Such Nice People covers a five-day period during which 17-year-old Tom, second child and first son of a family who collectively have every problem in vogue in YA literature, carries out instructions from SOLA, a phosphorescent ruler, to kill his family with the exception of older sister Kit who is to be Duchess in the new order…. Kit, a doctoral candidate in psychology, lives away from home but is due to arrive for the holidays. She is in therapy to work through the residue of various love affairs. Sara, a younger sister, is fat. Steven and Max, Tom's young brothers, follow him one evening to a shed and see his solitary sexual writhings that involve his penis and a plunger. They hear him speak to the air in a voice that is not his. On the appointed day. Tom takes a gun from close family friends and calmly butchers one and shoots the other. He cleans up and gaily returns home where he stabs his father repeatedly. His mother [Anne] and Steven are next. Max has slipped out a window … and gone to the neighbors for help. Anne's lover senses that something is wrong because the phone is out of order, picks up his gun and drives to the house where, finding everyone dead, he shoots and kills Tom. Kit, delayed by a flat tire, finds little Max on the side of the road. A week later, Anne's lover is in the hospital in deep shock. Max has gone to live with cousins. Kit thinks, "I'll never be the same, but God Almighty, I'm alive. For a moment she felt guilty. And then she didn't." Assuming that Scoppettone's purpose is to describe the child victim of parental emotional abuse,… she has failed. Her latest has no place in YA collections.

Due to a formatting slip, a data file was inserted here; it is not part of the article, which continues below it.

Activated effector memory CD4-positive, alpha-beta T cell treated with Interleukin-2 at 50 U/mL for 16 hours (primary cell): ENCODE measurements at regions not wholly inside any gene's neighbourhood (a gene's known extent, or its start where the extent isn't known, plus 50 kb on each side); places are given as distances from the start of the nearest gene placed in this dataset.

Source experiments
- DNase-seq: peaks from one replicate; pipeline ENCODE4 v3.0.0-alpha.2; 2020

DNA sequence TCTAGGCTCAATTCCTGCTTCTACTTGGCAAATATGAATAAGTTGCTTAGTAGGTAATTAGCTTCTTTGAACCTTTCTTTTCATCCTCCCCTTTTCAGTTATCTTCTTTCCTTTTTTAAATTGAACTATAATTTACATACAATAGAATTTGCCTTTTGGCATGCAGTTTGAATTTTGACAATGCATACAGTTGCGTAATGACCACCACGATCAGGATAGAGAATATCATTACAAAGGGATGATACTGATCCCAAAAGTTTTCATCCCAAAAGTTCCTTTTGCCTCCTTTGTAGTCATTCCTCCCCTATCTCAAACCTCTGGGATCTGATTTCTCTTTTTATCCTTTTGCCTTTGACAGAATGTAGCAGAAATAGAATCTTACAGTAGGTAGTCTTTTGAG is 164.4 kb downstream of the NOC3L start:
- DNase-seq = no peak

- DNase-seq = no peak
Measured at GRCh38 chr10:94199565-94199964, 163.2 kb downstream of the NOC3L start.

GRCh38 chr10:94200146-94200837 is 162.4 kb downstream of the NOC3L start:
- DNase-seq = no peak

Kate Waters, in her review of "Such Nice People," in School Library Journal (reprinted from the May, 1980 issue of School Library Journal, published by R. R. Bowker Co./A Xerox Corporation; copyright © 1980), Vol. 26, No. 9, May, 1980, p. 92.